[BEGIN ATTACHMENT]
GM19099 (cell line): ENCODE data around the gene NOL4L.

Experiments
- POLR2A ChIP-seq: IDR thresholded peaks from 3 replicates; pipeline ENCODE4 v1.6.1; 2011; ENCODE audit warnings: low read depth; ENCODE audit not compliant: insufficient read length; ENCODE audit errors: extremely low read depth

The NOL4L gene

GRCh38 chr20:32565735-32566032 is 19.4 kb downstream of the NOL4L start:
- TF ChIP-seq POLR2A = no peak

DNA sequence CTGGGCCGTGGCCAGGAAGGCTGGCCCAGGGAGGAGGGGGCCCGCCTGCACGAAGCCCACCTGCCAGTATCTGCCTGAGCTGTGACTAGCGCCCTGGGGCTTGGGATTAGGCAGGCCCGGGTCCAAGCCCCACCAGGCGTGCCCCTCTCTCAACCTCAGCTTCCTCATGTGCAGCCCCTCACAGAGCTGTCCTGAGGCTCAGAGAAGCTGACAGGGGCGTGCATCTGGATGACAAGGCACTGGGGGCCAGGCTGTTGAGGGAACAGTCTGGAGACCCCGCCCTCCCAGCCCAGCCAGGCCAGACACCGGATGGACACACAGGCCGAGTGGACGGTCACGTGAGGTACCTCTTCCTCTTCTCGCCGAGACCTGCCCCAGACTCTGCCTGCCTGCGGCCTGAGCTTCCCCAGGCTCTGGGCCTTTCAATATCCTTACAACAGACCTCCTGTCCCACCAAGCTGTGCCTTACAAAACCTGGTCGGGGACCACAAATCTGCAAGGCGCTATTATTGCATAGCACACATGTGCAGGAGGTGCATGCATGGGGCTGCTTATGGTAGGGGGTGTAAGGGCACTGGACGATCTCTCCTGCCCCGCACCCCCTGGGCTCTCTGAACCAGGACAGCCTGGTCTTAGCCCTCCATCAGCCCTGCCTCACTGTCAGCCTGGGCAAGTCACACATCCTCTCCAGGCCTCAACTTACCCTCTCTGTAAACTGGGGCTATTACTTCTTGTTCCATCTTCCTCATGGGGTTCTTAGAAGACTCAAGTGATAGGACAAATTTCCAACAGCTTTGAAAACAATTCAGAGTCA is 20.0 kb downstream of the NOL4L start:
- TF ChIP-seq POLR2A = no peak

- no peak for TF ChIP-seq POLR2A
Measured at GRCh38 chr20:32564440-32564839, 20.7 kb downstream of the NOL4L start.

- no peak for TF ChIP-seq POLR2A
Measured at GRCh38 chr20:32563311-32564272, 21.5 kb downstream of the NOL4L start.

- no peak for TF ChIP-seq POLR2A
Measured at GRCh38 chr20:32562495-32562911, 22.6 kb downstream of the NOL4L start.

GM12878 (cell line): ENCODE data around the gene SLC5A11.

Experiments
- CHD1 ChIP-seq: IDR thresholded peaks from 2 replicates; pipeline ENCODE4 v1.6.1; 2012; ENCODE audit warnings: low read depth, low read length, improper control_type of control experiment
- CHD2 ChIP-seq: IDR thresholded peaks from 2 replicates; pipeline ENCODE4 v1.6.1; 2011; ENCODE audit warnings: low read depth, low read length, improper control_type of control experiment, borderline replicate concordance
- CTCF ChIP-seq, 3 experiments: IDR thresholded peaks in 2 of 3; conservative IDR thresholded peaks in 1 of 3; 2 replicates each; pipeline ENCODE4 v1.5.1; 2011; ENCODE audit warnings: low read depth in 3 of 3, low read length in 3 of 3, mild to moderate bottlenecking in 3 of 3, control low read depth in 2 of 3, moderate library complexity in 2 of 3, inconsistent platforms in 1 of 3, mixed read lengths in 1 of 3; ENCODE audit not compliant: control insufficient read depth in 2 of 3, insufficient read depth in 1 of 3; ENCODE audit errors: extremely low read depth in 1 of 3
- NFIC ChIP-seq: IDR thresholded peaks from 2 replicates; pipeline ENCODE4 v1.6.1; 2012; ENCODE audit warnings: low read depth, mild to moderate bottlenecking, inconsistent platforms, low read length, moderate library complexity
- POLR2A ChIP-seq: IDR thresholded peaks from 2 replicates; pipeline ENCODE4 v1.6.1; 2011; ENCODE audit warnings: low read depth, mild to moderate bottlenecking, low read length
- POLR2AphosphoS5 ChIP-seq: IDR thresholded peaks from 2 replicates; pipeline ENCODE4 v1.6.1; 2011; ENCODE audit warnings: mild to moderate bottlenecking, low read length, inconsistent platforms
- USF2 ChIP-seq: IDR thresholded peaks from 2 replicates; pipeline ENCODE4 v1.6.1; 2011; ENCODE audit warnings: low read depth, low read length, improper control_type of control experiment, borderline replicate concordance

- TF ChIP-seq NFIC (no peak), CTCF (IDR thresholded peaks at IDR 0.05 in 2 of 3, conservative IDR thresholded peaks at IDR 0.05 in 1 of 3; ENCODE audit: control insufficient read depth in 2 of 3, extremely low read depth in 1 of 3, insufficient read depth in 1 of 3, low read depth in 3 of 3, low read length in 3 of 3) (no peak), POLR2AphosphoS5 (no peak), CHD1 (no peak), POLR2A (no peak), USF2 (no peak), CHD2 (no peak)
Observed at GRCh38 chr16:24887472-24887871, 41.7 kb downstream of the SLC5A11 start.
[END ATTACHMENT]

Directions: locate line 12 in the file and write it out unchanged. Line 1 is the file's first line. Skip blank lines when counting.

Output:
Measured at GRCh38 chr20:32563311-32564272, 21.5 kb downstream of the NOL4L start.